While much of California continues to break boundaries on legalizing cannabis, Oakland is poised to follow in Denver’s footsteps in bringing a different substance to the mainstream: natural psychedelics.
On Tuesday, May 28, Oakland City Council’s safety committee approved a resolution that would decriminalize natural psychedelics, including mushrooms, which would make Oakland only the second city in the US to do so.
To be clear, both Denver and Oakland are on track to decriminalize mushrooms and other natural psychedelics, not legalize them. Magic Mushrooms are still illegal to sell and remain a Schedule I controlled substance under federal law, regardless of the steps taken within city limits.
Oakland’s resolution serves to instruct law enforcement to cease investigations and prosecutions of people using substances that come from fungi or plants. The resolution does not apply to synthetic psychedelics like MDMA or LSD.
The resolution will now go to the City Council for deliberation and approval.
Even though Oakland rarely sees an arrest over these types of drugs, committee member Noel Gallo, who introduced the measure, says that it’s a necessary step toward legalizing and legitimizing the use of plants for medicinal purposes, particularly in treating depression. Advocacy groups like Decriminalize Nature Oakland are trying to bring the health benefits into the conversation and break the stigmas that could suppress the measure from passing.
It’s also a way of telling law enforcement that there are more important issues than busting otherwise law-abiding citizens over the use of natural substances.
“Many of us are using the natural plants to help us not only with our mental needs, but our physical needs and so I’m here to support that,” says Gallo. “…Let’s focus on that and leave our community alone when it comes to trying to take care of our medical needs through native plants.”
The resolution introduced by Gallo seeks to decriminalize mushrooms that contain psilocybin, which is a natural hallucinogenic alkaloid, along with the psychedelic plants cacti, iboga, and ayahuasca. Denver was the first city (and only city to date) to pass a similar measure. Other California cities are currently building similar initiatives that is leading to what many are calling the “psychedelic renaissance.”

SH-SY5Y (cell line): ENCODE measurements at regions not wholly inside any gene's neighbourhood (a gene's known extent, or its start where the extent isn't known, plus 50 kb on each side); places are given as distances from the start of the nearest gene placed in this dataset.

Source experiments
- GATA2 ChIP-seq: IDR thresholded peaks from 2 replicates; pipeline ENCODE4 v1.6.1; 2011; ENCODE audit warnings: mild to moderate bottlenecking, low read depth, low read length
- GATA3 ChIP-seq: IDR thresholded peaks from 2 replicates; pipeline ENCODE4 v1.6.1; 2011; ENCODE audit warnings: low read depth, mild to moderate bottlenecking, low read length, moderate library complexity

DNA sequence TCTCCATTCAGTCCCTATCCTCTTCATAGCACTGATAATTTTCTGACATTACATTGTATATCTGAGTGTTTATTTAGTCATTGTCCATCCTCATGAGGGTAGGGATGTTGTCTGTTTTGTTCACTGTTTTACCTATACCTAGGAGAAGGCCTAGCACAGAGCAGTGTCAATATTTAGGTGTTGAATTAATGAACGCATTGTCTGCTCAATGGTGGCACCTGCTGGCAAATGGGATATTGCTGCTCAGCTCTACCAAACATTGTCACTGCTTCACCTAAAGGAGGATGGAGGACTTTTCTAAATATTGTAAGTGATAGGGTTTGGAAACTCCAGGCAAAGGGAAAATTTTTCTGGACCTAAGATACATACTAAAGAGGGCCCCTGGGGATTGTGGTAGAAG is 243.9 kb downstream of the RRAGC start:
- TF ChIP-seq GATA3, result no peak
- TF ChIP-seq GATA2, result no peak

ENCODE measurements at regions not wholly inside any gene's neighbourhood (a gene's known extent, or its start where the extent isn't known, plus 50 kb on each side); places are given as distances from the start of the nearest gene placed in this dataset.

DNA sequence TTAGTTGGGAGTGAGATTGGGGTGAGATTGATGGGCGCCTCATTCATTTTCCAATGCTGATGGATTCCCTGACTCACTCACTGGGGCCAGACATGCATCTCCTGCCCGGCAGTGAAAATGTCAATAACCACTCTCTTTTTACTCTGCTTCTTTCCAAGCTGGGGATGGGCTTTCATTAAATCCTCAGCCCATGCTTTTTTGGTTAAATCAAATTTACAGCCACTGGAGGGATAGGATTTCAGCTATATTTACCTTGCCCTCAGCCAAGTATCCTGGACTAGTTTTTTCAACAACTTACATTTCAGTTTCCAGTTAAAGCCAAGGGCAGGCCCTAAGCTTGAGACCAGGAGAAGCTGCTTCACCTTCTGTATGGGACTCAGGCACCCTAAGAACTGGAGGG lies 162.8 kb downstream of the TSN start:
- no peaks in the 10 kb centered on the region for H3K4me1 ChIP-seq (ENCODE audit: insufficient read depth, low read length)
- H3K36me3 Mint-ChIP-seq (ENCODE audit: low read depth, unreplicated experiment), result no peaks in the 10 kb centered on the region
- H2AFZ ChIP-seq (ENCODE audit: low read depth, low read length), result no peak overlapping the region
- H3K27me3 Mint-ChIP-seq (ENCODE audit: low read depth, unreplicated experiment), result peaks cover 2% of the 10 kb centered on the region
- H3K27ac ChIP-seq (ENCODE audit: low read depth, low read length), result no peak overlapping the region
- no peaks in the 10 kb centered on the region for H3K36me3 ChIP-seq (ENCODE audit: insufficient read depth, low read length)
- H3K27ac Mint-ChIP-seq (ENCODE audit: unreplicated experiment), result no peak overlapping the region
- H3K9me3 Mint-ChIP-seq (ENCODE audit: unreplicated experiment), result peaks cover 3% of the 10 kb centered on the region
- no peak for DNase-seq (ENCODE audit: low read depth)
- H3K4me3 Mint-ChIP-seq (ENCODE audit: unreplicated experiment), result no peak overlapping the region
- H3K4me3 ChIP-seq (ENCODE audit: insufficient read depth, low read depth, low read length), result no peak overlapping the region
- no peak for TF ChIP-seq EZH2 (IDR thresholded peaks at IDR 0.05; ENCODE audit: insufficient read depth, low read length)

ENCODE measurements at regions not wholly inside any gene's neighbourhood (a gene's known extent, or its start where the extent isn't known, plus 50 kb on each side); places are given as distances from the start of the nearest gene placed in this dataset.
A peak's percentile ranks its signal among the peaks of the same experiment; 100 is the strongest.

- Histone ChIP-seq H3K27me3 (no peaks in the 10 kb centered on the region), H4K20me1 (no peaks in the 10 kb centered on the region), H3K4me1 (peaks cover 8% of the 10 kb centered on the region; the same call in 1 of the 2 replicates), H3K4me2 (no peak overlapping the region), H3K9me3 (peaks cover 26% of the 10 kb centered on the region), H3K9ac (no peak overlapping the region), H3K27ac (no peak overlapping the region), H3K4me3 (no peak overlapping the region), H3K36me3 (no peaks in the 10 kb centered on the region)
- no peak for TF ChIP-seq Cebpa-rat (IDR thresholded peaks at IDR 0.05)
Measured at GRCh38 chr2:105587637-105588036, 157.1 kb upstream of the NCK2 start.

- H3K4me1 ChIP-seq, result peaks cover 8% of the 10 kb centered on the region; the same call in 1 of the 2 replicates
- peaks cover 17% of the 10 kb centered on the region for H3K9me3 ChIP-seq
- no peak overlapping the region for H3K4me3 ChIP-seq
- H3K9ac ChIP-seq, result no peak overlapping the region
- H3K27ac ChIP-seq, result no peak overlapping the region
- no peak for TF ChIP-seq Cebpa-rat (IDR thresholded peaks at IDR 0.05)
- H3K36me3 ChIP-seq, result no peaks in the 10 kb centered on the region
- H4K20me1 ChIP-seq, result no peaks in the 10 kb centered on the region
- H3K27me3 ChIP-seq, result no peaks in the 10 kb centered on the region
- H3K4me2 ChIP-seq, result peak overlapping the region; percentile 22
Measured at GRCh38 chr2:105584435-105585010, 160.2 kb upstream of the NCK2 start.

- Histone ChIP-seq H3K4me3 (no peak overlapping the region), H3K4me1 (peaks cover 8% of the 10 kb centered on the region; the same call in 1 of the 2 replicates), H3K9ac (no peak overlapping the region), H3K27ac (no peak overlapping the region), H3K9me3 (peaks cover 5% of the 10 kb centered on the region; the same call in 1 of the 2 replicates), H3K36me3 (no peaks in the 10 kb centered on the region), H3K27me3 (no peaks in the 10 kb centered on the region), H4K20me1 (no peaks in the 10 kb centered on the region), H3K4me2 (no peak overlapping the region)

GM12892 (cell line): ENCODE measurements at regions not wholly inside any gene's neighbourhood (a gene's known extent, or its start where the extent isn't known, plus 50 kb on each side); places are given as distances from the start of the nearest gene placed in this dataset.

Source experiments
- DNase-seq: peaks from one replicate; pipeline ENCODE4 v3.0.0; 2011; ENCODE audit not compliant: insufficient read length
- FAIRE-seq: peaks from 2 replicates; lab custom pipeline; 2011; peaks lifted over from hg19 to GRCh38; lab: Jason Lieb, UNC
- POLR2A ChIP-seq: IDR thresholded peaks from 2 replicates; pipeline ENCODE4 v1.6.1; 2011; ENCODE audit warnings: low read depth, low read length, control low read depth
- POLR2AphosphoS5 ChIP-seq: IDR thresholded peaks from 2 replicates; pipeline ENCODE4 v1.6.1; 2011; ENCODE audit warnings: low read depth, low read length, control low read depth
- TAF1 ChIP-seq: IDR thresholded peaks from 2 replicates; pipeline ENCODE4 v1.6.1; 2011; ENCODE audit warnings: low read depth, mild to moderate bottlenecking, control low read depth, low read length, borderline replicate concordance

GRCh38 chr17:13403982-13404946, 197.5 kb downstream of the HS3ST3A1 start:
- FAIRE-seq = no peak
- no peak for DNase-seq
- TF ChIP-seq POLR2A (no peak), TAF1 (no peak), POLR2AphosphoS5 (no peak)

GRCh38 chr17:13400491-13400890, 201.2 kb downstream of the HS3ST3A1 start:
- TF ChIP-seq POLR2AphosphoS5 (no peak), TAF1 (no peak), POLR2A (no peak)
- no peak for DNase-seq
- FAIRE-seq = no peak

The public response for the measure has been overwhelming. Nearly 100 people showed up to City Council to express their support and their reasons for doing so.
“Oakland should decriminalize on one fact and one fact alone,” Gary Kono said to the four-person committee. “It never should have been criminalized in the first place.”
However, the process of decriminalizing natural psychedelics will face many of the same challenges that mainstreaming marijuana has brought, namely in protecting the public. Loren Taylor, the only committee member not to approve the measure, notes that it’s something that could easily be taken advantage of and will need to consider all implications before moving forward.
“I think there is potential and value,” notes Taylor. “My tendency is to make sure that we are really being deliberate in how we go about it and not just sort of opening it up carte blanche.”
If the resolution is approved by Oakland’s City Council, the process may follow a similar path to Denver’s.
Stay in touch via the Margolin Lawrence blog for more developments on California drug laws.